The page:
Mohs Surgery Recovery

What You Should Know About Mohs Surgery Recovery, Aftercare and Follow-Up

Updated on April 29, 2021, by Don Mehrabi

Mohs surgery is a minimally invasive procedure that offers the best chance of returning to normal life after a skin cancer diagnosis. The complete removal of all malignant cells may produce a sizable wound in a conspicuous body part. So, naturally, recovery and cosmetic outcome are two of the biggest patient concerns when they are advised to undergo this minor operation.

At BHSkin Dermatology, our medical experts understand the impact of such information on treatment decisions. This article explains the most important aspects of the Mohs surgery recovery process to guide and empower patients considering this therapeutic option.

What Is Mohs Surgery?

Mohs micrographic surgery, or simply “Mohs surgery,” is a technique that entails cutting away at a skin tumor serially in thin layers until it is totally removed. It is usually performed by a dermatologist specially trained in this method. It is the gold standard of treatment for non-melanoma skin cancer because of its advantages.

  • The Mohs procedure has the highest cure rates compared to wide excision and other forms of skin cancer treatment.
  • It is the most cost-effective therapy for non-melanoma skin cancer.
  • The Mohs technique preserves the greatest volume of healthy skin. Therefore, it is best for lesions on the eyelids, nose, lips, ears, fingers, toes, and genital area—sites where tissue-sparing is crucial to cosmesis or function.

About 80% of patients who undergo Mohs surgery have basal cell carcinoma, while 20% have squamous cell carcinoma. Both malignancies are less aggressive than melanoma, so they respond better to this minimally invasive approach. However, its use in melanoma management has also increased over the last few years because of cure rates reaching 98%.

What Can You Expect When Undergoing Mohs Surgery?

At the start of the procedure, the Mohs surgeon will mark the incision site, clean it and inject local anesthesia. Once the site is numb, the doctor will scrape off the bulk of the tumor then cut out the first layer of cancerous tissue.

The removed tissue will then be frozen and examined microscopically. The surgeon will check its edges for the presence of cancer cells and map out the remainder of the tumor. More tissue will be excised until no more malignant cells are found. A thin, cancer-free margin is also taken out.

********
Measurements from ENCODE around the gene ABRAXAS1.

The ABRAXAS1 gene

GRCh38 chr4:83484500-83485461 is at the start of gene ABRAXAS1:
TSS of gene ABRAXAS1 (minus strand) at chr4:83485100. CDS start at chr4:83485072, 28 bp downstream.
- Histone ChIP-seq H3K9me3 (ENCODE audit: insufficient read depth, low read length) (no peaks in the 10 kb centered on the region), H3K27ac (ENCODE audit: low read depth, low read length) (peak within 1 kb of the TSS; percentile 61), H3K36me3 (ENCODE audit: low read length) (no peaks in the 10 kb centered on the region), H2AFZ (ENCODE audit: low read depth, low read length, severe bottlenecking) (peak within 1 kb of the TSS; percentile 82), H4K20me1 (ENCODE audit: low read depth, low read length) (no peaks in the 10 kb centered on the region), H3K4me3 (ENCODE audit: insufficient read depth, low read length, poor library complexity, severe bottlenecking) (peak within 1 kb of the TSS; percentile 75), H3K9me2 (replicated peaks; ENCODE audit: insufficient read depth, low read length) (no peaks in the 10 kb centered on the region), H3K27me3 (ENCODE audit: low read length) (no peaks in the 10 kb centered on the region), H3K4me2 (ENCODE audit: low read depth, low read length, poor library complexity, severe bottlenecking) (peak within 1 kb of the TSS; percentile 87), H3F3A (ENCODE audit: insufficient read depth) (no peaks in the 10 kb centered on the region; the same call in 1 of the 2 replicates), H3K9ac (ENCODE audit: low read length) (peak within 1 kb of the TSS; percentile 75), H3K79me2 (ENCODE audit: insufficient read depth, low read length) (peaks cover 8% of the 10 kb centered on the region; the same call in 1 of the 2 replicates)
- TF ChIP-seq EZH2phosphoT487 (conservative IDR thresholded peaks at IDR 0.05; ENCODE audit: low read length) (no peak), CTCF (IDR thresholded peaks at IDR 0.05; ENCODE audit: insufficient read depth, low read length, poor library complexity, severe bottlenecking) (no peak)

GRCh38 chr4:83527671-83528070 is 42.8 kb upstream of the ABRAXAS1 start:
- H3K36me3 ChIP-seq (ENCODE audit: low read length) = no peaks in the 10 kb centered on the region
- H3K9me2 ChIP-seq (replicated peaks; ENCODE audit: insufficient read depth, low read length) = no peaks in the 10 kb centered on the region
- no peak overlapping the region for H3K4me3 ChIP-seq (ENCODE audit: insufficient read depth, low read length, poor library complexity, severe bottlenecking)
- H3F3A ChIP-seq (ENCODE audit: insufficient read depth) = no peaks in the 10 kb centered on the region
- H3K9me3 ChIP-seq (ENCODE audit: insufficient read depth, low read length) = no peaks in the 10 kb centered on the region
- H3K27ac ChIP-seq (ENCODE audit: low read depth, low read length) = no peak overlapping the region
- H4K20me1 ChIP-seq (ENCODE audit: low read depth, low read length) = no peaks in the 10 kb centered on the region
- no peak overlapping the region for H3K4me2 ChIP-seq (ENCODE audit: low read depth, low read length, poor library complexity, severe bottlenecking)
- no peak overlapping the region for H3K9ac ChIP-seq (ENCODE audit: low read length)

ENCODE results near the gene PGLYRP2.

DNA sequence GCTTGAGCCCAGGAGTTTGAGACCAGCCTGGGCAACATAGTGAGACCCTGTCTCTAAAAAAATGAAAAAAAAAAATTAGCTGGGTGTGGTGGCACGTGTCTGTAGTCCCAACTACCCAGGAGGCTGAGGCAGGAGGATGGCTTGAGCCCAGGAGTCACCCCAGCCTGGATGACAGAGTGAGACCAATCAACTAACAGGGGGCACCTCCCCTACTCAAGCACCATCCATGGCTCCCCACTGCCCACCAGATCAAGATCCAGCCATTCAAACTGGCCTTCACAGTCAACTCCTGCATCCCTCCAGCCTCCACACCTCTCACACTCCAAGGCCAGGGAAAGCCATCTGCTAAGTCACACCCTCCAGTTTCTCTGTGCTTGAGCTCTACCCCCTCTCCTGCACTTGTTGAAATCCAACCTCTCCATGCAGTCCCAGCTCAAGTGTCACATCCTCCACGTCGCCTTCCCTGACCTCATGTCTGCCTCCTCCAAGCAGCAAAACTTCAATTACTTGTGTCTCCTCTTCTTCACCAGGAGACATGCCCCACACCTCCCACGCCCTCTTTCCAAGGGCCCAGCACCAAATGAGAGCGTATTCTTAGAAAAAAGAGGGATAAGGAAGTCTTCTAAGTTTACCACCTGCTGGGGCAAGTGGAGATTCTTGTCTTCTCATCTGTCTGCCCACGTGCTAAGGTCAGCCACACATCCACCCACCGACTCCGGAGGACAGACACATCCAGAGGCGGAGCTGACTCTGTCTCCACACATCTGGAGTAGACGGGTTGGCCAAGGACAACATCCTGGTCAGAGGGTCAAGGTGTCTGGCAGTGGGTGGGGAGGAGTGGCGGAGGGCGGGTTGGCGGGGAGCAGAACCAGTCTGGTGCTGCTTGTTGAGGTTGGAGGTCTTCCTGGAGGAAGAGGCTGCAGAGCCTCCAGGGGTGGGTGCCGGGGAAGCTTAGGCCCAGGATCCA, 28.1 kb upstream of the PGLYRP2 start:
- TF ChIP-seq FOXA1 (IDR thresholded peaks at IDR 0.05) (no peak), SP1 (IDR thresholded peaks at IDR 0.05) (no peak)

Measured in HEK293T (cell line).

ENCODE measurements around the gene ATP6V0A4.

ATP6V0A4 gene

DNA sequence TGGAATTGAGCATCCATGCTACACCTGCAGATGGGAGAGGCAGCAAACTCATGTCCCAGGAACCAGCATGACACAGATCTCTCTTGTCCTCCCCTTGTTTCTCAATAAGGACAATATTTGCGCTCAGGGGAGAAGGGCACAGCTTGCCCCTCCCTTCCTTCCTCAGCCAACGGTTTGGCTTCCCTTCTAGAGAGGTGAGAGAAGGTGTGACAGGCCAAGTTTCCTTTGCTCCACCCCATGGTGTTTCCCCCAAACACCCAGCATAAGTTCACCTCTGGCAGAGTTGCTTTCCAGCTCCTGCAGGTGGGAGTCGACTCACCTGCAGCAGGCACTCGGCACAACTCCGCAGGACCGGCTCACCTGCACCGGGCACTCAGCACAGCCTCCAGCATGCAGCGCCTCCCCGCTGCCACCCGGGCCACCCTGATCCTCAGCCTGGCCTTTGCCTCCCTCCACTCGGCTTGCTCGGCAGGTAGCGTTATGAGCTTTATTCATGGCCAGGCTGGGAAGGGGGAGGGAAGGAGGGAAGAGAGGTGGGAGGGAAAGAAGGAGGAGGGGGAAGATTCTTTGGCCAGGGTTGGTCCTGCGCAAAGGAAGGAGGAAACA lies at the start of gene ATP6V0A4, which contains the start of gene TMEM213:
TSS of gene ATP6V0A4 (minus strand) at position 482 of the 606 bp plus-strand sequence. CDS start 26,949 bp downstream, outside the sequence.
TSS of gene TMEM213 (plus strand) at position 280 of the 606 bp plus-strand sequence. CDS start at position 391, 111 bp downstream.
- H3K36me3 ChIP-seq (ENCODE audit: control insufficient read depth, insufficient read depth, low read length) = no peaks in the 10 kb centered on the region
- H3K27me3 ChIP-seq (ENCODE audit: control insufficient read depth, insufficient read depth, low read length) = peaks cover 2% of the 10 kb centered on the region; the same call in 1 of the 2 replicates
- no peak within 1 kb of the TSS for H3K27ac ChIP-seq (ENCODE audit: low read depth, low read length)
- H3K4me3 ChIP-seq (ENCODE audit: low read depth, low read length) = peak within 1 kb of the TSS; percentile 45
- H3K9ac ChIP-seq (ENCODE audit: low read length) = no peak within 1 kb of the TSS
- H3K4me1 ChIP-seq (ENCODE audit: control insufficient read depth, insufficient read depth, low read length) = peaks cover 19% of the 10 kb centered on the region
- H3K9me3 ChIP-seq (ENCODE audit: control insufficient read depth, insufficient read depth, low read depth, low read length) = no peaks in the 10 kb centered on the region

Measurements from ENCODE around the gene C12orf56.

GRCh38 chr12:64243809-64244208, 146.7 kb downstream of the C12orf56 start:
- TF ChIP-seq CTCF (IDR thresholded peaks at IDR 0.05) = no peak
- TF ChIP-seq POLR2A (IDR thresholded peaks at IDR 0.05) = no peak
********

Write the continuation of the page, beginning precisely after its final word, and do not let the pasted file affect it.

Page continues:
Removing the cancerous tissue and closing up the surgical wound are quick. However, the entire session can take hours because of the freezing process and microscopic examination.  You may use your gadget, read magazines, etc. while waiting. Patients generally leave an entire day open when scheduled for Mohs surgery. Some tumors may even require stage-wise removal, which can take a few sessions.

Is Mohs Surgery Painful?

The procedure is typically done under local anesthesia, so it is essentially painless. The needle prick from injecting the numbing medication is tolerable. However, you may need oral pain relievers after the surgery, which usually causes some inflammation.

Can You Drive Home After a Mohs Procedure?

For most patients, it is safe to drive home after the operation. Local anesthesia does not cause drowsiness, and the surgical wound is not expected to restrict body movement.

Still, if this is a concern, you may discuss it with your surgeon before you get discharged. At BHSkin Dermatology, patient safety is our top priority. Our doctors will give you a quick, thorough check before clearing you for driving and sending you home.

How Long Does It Take to Heal from Mohs Surgery?

As in any operation, recovery from Mohs surgery depends on the factors affecting wound healing. For individuals without other health risks, the surgeon’s technique and the postop wound’s size, shape and location are the main ones.

  • Small sutured incisions generally take about 1-2 weeks to dry up and close.
  • Other wounds may take at least 3-4 weeks to heal.
  • Round surgical wounds resulting from a Mohs procedure may be left without sutures and allowed to close on their own. This process is called “healing by secondary intention,” which can take time.
  • In some cases, the surgeon may instead perform “Mohs reconstruction,” closing the surgical defect immediately using a skin flap or skin graft. Big or complex surgical wounds will be closed temporarily and referred to a reconstructive surgeon for delayed repair. The timing and extent of reconstruction can also affect the duration of healing and recovery.
  • Movement and heavy pressure (e. g. bearing weight) on the postop wound also delay skin repair.

Additionally, certain patient factors can slow down recovery from Mohs surgery. Smoking, diabetes, malnutrition, connective tissue disease and clotting disorders can all prolong wound healing. For people with skin cancer, the following conditions are common, which can also impede recovery:

  • Advanced age
  • Receiving treatment for another type of cancer
  • Intake of immunosuppressive medications, e. g. in an organ or tissue transplant patient
  • Illnesses that compromise the immune system, e.g. HIV

Your dermatologist will give you a full examination and determine whether or not you are fit for Mohs surgery. You will be offered an alternative skin cancer treatment if the doctor thinks you may encounter problems after the operation.

Healing by Primary Intention. Small sutured incisions take 1-2 weeks to heal if the patient has no other risk factors.

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What Else Can a Patient Expect after Having Mohs Surgery?

Special attention is given to the post-treatment period to ensure the cosmetic and therapeutic success of your skin cancer surgery. The most important concerns that your Mohs surgeon will discuss with you are the following: